first possession and free exchange), you can disregard any rights that
they may claim to have. In other words, you may just kill them
summarily if you feel like it.
> People are free, at least in many places, to vote for tax to be
> voluntary for themselves and everyone else. Surely this is an
> attractive proposition, for the naive as well as for the sophisticated
> voter! A politician could become fabulously popular and make his
> country fabulously wealthy (according to libertarian theory) if he ran
> on a platform of reducing compulsory taxation to, say, 1% to run only
> the essential machinery of government. Why when the low taxation/small
> government zealots are in power do they balk when the spending cuts
> reach a certain low level?
### How many people do you know who *don't* feel that everybody who
has more money than they should pay taxes? "Like, man, it's his
doggone duty to pay taxes".... even on this enlightened forum famous
for its libertarian sentiments, the notion that taxes are illegitimate
is tenaciously resisted. Most people like making others pay, and the
collective effect of this mutual aggression is that taxes are quite
popular with politicians.
> So if the penalty for not paying tax was that the majority of the
> population, who voted for universal taxation, would be forbidden from
> trading with you, would that be OK? It sounds like just another way of
> saying that if you don't want to pay tax, you can either leave the
> country or stay in the country but not earn any income.
### Yes it would be OK (because this would be a non-coerced
contribution rather than a tax) and no, not really to the latter
sentence. You could still trade with other refuseniks, or live off the
land you own - no agent of the state would come over and beat you into
> I used to be very taken with anarchism as a political movement, with
> quotes such as the following from Proudhon:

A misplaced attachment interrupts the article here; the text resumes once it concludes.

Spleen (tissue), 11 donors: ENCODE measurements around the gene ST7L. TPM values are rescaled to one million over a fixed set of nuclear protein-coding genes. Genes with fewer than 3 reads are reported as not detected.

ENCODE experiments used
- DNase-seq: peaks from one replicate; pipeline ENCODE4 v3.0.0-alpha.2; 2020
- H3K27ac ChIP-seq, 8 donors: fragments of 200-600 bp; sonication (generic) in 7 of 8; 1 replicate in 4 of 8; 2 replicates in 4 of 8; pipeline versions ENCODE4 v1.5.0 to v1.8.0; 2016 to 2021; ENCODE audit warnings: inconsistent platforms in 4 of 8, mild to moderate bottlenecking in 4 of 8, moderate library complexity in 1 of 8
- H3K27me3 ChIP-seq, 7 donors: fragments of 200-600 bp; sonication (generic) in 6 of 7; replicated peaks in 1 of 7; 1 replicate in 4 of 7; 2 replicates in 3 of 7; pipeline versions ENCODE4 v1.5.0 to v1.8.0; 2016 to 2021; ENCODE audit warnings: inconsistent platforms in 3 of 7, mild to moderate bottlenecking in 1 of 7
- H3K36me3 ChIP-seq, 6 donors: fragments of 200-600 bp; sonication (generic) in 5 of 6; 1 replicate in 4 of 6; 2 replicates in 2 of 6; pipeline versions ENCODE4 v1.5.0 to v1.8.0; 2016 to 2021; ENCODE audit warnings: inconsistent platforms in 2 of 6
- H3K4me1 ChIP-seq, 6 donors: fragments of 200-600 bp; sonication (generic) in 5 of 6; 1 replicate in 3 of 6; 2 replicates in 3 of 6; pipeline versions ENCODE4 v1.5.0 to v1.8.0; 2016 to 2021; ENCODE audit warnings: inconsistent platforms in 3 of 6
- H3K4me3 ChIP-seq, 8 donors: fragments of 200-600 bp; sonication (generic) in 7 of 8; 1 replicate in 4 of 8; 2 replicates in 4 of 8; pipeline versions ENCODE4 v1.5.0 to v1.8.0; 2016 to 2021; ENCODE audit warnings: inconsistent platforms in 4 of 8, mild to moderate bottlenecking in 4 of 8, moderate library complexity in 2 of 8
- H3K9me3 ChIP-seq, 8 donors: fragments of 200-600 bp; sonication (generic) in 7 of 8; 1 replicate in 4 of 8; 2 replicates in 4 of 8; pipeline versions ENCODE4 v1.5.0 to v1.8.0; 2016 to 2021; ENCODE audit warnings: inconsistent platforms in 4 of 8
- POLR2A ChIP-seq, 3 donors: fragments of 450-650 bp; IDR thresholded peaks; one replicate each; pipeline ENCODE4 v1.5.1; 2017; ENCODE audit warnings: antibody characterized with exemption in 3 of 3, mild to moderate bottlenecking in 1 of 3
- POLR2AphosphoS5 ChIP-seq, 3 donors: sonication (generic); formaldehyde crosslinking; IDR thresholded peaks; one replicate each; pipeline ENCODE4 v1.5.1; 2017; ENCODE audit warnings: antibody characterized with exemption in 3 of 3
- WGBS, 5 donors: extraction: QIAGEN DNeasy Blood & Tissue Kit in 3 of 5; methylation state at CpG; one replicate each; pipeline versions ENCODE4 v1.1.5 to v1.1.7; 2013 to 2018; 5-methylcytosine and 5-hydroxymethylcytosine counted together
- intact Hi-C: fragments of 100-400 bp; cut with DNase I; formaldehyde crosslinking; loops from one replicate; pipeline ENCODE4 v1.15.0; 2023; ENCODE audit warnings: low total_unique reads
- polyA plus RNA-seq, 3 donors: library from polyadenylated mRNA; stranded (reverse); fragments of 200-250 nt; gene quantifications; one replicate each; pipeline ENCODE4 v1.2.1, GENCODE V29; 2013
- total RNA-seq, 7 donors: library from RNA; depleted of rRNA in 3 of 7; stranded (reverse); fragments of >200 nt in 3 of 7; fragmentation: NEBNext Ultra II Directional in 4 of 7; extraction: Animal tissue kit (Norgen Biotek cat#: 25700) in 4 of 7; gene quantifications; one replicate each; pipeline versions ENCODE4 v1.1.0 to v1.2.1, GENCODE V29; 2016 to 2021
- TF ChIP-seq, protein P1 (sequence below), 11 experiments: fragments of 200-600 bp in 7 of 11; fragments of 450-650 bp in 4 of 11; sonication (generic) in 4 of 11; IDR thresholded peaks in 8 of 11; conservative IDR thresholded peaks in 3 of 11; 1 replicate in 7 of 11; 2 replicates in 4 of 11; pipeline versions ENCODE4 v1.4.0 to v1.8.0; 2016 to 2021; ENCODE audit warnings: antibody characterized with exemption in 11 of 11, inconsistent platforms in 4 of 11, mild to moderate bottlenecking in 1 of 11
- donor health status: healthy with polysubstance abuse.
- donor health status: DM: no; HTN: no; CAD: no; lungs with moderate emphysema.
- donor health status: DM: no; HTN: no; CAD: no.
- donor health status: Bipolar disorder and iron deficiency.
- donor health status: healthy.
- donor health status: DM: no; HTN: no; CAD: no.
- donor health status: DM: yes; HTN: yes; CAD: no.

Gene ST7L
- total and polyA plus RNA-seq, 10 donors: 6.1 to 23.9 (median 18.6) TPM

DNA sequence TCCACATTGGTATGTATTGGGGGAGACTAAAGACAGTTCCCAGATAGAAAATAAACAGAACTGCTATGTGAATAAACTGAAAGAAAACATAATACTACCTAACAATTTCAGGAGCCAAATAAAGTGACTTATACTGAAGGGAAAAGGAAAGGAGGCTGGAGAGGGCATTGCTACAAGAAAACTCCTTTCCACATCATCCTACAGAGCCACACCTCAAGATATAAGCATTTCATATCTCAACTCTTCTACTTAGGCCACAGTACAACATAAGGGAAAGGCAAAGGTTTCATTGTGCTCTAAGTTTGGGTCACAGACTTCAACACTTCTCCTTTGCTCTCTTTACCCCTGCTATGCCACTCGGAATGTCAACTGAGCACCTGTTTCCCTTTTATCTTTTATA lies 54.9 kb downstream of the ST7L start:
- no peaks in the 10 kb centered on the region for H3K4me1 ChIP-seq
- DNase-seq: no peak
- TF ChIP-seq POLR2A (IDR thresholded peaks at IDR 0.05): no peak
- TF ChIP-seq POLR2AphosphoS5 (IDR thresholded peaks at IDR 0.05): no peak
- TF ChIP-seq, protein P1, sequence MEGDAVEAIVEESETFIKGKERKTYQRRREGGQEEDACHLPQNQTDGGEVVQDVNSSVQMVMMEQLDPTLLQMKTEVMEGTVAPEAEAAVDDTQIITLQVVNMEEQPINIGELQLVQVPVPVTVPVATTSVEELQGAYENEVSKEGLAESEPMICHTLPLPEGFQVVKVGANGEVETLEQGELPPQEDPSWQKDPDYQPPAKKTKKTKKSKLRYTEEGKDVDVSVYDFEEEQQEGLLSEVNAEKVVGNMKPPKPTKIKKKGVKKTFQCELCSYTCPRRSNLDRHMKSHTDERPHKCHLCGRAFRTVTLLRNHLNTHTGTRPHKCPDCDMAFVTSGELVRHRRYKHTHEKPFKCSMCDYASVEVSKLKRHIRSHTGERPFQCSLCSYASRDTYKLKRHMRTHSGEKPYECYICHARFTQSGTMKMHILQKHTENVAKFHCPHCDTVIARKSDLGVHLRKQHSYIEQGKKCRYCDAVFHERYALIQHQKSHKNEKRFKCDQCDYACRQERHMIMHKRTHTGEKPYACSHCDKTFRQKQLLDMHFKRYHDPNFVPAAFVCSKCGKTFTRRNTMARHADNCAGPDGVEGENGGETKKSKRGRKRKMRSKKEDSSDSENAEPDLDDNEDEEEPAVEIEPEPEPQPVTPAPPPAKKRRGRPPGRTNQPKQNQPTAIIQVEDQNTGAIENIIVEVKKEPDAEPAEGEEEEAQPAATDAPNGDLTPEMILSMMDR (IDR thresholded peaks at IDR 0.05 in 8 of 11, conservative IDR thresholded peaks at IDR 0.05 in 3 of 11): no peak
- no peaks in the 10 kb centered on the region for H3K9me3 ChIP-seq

> "To be GOVERNED is to be watched, inspected, spied upon, directed,
> law-driven, numbered, regulated, enrolled, indoctrinated, preached
> at, controlled, checked, estimated, valued, censured, commanded,
> by creatures who have neither the right nor the wisdom nor the
> virtue to do so. To be GOVERNED is to be at every operation, at every
> transaction noted, registered, counted, taxed, stamped, measured,
> numbered, assessed, licensed, authorized, admonished, prevented,
> forbidden, reformed, corrected, punished. It is, under pretext of
> public utility, and in the name of the general interest, to be placed
> under contribution, drilled, fleeced, exploited, monopolized, extorted
> from, squeezed, hoaxed, robbed; then at the slightest resistance, the
> first word of complaint, to be repressed, fined, vilified, harrassed,
> hunted down, abused, clubbed, disarmed, bound, choked, imprisoned,
> judged, condemned, shot, deported, sacrificed, sold, betrayed, and to
> crown all, mocked, ridiculed, derided, outraged, dishonored. That is
> government; that is its justice; that is its morality."
### Sounds like my kind of man :)
> I still see anarchism as the ideal to aim for, even if it's a utopian
> ideal. One of my main concerns is that communitarian anarchism will
> end in anarcho-capitalism, with the tyranny of the state being
> replaced by a tyranny of powerful business interests. I see the state,
> at least in the form of the more benign modern democracies, as the
> lesser of two evils.
### You are conflating anarcho-capitalism with capitalist oligarchy.
They are not the same beast, but I have to go to work now.
> Stathis Papaioannou